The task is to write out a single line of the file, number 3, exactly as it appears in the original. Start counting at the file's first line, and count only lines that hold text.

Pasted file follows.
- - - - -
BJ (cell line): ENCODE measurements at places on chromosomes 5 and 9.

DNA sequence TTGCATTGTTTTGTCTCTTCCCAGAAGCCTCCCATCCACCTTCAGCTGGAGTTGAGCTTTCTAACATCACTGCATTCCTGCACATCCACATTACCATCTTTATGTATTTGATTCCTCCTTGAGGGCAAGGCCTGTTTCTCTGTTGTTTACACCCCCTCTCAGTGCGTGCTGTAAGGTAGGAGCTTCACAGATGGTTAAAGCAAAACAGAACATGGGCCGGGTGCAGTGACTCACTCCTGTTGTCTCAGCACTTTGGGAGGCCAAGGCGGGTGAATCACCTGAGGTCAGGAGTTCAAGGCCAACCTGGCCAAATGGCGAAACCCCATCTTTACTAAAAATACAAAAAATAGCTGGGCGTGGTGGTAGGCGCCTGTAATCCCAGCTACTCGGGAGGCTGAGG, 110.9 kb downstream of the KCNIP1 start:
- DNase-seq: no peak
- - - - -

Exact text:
- DNase-seq: no peak